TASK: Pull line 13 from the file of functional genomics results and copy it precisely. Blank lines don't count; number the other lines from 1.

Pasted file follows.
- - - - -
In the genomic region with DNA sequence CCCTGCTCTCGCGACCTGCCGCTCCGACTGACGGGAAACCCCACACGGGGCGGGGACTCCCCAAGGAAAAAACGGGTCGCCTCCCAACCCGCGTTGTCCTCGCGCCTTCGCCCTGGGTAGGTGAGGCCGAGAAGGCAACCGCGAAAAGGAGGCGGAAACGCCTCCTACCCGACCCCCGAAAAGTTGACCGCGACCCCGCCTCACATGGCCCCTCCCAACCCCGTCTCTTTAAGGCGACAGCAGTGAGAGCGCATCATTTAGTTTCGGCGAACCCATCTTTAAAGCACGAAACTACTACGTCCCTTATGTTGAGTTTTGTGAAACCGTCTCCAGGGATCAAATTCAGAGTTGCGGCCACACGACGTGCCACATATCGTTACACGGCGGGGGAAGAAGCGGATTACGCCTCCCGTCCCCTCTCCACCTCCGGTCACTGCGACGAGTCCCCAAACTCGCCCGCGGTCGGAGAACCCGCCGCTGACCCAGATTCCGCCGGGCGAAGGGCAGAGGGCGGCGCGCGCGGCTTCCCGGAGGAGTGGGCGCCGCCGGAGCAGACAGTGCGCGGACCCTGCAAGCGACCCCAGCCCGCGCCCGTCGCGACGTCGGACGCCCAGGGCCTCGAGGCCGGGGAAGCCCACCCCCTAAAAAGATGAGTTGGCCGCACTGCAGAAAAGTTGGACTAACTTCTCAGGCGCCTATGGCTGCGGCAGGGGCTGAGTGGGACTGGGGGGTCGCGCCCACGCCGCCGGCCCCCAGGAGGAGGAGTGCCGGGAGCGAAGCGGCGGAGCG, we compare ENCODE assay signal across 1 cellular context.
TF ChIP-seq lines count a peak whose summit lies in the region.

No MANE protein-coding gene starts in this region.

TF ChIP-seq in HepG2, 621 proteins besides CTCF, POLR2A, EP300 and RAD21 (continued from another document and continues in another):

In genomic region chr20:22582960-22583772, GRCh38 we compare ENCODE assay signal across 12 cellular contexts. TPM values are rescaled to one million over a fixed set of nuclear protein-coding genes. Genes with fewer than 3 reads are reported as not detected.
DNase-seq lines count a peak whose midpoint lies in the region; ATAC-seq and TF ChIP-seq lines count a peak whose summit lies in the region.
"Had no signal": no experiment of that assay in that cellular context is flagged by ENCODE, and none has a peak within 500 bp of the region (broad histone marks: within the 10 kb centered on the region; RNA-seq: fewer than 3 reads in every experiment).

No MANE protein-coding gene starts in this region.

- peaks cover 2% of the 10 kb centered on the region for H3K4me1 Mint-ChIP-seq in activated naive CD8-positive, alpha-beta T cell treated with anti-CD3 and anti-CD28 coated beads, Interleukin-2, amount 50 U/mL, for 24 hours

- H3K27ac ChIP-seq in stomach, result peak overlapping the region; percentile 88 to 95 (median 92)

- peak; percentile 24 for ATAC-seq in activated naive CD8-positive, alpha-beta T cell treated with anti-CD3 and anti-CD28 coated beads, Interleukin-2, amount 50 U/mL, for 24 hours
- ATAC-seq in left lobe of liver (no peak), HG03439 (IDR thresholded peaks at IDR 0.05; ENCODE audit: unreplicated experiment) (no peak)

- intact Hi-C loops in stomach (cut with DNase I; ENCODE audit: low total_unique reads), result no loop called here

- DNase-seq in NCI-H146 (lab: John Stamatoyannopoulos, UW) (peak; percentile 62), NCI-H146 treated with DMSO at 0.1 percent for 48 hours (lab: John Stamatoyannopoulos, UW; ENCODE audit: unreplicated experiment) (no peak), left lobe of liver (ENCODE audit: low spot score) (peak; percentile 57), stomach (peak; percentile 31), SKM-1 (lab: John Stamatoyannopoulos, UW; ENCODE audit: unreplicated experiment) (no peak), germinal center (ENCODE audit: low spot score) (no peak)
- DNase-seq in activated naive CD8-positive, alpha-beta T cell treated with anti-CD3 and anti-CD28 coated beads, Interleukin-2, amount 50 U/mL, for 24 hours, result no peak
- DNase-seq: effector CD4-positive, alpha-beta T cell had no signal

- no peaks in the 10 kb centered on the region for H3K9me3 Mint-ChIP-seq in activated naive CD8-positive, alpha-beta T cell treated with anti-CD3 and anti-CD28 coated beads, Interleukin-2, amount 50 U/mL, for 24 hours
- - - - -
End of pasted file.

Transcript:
- intact Hi-C loops in stomach (cut with DNase I; ENCODE audit: low total_unique reads), result no loop called here